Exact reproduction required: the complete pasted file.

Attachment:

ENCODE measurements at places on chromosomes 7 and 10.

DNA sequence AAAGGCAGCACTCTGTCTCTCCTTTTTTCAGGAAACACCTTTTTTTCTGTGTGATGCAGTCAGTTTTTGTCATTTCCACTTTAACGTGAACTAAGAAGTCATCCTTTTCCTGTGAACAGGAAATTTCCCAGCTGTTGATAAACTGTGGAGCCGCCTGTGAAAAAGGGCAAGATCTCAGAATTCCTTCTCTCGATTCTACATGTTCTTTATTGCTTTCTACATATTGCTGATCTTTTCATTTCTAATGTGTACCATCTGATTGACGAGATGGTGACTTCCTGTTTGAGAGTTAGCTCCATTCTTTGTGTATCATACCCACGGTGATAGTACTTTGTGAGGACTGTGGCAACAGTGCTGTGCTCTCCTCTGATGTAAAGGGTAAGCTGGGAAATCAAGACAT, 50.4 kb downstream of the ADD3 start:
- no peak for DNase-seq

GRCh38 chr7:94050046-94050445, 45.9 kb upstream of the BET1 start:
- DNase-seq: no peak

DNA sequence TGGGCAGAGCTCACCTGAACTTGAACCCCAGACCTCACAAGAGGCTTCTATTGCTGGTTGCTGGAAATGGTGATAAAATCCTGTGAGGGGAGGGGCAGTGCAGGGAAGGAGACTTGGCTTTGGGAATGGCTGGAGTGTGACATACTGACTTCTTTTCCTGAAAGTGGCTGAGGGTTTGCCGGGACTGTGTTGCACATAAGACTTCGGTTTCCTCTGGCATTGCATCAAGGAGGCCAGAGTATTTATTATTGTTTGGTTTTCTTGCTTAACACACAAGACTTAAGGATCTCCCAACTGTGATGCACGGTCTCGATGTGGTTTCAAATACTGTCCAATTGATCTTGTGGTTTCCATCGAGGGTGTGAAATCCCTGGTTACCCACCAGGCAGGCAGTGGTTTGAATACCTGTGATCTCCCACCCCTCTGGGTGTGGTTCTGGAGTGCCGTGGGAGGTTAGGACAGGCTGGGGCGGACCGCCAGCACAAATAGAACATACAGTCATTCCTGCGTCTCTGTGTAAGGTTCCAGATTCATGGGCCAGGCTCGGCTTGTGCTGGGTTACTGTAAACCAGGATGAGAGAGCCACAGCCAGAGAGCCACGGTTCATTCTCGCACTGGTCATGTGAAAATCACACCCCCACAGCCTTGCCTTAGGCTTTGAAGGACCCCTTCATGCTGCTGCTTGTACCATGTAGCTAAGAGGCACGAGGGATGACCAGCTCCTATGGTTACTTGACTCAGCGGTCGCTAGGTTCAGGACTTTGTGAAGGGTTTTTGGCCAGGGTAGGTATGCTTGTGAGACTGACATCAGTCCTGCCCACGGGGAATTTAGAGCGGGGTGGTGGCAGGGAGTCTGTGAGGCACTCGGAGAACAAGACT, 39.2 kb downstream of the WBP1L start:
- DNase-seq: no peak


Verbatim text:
ENCODE measurements at places on chromosomes 7 and 10.

DNA sequence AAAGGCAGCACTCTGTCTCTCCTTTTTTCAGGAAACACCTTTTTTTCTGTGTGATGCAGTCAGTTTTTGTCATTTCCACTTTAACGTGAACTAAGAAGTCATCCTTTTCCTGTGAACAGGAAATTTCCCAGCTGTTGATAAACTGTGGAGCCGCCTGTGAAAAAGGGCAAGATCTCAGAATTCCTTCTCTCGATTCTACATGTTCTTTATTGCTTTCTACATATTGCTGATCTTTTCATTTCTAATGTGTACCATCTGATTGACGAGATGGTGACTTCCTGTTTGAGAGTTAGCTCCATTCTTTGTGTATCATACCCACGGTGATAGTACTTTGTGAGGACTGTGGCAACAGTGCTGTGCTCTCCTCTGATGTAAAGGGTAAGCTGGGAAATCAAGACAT, 50.4 kb downstream of the ADD3 start:
- no peak for DNase-seq

GRCh38 chr7:94050046-94050445, 45.9 kb upstream of the BET1 start:
- DNase-seq: no peak

DNA sequence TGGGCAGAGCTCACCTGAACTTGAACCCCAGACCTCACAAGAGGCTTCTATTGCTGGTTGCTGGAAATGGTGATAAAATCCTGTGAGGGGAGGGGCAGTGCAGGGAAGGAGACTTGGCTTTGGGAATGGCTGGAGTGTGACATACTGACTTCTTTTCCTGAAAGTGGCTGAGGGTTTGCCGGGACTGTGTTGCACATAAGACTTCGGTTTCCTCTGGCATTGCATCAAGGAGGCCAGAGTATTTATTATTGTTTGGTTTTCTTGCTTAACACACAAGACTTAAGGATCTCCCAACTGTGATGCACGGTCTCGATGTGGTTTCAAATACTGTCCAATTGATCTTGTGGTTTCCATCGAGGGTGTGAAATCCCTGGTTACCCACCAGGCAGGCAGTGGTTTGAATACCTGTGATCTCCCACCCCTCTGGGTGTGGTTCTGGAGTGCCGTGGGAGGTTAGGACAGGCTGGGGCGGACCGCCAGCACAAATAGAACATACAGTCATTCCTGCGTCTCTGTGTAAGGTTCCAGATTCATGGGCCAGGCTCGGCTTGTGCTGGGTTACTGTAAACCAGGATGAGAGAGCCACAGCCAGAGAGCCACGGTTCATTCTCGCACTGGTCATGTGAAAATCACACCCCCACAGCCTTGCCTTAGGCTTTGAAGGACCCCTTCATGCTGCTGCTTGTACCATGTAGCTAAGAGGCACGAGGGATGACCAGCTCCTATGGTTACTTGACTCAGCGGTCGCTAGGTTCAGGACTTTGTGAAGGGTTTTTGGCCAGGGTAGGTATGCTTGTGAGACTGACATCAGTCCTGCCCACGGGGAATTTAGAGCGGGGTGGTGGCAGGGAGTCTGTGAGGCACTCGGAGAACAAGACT, 39.2 kb downstream of the WBP1L start:
- DNase-seq: no peak